On my first presidential overseas trip I got stranded outside a Russian checkpoint, frantically texting sleeping colleagues about whether I could allow security guards to scan my bag. Later, in a McMansion-style villa on the Gulf of Finland, I staffed congressional calls on the proposed U.S. response to the Syrian chemical-weapons attacks, listened to an electronic accordion band with my boss during a late-night dinner, checked in to my hotel room around 3 a.m., and returned to the summit site four hours later. I helped draft, lost due to shaky IT systems, and then redrafted a joint statement on some crisis of the day, warned colleagues not to use the helpful USB drive “gift,” and returned to my seat on Air Force One hoping to sleep and confronted by a 3-inch stack of paper requiring immediate attention faxed to me by helpful colleagues in DC.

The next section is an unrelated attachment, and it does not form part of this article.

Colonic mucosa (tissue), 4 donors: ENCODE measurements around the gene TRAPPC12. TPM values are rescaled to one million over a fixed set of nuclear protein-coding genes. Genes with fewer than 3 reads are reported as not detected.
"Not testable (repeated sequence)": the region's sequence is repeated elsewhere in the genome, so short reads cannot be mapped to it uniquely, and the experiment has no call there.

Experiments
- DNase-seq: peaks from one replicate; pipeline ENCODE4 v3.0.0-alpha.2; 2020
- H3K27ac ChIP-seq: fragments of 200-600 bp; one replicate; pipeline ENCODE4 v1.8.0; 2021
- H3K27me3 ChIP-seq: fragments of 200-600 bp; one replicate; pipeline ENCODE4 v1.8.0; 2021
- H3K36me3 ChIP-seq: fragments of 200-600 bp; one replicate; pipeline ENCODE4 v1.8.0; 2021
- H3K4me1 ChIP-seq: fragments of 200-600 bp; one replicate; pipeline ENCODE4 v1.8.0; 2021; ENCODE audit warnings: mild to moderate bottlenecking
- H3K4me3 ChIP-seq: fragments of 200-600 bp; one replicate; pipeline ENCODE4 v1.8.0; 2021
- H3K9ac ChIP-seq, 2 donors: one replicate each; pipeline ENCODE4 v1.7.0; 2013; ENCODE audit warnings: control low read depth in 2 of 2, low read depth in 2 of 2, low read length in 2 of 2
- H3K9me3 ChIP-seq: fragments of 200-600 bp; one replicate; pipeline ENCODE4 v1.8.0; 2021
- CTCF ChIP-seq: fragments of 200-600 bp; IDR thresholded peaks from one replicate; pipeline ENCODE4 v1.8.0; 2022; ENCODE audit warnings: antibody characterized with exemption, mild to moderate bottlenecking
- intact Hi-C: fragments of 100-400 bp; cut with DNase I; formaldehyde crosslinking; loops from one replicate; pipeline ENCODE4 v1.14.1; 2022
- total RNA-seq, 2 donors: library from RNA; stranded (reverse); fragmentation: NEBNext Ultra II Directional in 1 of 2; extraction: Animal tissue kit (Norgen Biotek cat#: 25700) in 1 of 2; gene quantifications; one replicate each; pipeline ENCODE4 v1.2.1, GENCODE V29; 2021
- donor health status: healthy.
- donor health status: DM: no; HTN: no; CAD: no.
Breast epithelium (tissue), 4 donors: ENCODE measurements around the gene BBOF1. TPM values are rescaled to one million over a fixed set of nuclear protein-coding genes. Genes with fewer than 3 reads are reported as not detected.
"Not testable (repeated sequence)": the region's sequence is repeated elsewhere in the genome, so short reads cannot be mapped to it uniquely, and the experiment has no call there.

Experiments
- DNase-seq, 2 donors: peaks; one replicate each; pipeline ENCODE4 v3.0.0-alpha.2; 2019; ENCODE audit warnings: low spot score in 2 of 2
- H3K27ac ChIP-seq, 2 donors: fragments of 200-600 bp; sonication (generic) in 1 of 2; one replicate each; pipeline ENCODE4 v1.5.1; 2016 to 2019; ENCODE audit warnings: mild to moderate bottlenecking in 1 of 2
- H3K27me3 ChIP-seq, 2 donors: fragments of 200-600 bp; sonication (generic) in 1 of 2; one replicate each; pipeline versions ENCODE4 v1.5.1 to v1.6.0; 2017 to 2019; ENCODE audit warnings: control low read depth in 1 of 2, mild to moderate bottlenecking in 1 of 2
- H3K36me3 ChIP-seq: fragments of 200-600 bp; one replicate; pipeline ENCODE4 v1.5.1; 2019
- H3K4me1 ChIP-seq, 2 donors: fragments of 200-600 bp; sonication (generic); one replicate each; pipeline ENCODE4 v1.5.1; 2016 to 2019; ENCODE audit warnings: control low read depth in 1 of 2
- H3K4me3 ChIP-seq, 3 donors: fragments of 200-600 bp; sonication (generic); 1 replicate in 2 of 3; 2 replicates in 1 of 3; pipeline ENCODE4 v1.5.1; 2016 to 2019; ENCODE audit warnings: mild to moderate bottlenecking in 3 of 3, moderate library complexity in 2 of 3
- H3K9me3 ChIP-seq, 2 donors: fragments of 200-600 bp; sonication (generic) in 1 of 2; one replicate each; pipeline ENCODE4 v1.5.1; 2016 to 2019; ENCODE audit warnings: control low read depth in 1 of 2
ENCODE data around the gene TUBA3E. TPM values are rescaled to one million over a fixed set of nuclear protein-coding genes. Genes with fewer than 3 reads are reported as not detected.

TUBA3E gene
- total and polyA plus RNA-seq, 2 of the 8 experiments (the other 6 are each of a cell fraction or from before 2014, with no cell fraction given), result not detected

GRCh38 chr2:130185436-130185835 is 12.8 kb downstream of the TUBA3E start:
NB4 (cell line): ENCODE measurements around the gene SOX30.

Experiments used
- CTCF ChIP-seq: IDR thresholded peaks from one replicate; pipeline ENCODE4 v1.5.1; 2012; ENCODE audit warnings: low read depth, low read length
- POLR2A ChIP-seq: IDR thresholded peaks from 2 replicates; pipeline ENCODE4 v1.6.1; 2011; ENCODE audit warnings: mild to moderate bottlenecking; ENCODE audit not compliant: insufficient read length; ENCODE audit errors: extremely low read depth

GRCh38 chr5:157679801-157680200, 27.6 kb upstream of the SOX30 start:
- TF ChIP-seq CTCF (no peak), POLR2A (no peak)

That was a normal day on a normal presidential trip.
Read the full article on The Atlantic.